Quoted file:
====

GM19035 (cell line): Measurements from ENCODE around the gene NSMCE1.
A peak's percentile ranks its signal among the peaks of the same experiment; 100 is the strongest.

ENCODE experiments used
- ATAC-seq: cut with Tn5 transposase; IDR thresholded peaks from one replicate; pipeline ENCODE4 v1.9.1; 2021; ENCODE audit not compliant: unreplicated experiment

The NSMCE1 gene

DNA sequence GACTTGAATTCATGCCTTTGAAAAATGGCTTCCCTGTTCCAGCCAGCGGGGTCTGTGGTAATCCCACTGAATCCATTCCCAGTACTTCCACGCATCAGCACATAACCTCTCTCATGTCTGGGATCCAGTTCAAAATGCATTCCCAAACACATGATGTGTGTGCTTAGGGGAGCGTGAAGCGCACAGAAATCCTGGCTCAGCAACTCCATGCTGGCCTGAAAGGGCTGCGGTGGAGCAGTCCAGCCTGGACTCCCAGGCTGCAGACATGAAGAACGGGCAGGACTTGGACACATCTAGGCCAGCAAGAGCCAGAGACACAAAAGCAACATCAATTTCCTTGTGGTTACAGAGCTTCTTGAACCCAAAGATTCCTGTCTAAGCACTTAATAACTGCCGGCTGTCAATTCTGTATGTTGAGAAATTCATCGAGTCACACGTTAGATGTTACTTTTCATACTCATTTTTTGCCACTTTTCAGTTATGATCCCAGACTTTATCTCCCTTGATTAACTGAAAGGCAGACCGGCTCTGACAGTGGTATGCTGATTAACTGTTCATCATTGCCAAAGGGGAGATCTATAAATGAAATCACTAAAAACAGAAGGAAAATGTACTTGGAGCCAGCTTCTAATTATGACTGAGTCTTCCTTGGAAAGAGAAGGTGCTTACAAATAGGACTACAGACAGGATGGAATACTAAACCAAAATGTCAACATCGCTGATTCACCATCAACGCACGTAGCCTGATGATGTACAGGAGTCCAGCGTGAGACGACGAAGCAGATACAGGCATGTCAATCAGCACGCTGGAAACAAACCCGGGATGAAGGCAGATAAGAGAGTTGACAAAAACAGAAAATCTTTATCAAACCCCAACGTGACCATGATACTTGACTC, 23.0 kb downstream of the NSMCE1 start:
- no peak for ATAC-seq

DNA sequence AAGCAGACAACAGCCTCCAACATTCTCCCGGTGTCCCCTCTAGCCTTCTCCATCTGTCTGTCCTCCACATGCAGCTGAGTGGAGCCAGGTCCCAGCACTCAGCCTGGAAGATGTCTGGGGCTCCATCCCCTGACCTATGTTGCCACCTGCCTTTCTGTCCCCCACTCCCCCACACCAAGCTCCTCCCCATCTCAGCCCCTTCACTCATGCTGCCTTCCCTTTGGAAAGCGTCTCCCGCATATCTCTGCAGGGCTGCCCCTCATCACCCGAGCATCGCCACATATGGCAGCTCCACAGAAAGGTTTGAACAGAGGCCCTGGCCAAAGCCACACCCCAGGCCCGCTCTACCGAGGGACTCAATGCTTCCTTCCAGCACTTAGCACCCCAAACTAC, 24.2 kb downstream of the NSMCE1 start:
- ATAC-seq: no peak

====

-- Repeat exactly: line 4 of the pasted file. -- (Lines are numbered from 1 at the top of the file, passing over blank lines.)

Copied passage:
- ATAC-seq: cut with Tn5 transposase; IDR thresholded peaks from one replicate; pipeline ENCODE4 v1.9.1; 2021; ENCODE audit not compliant: unreplicated experiment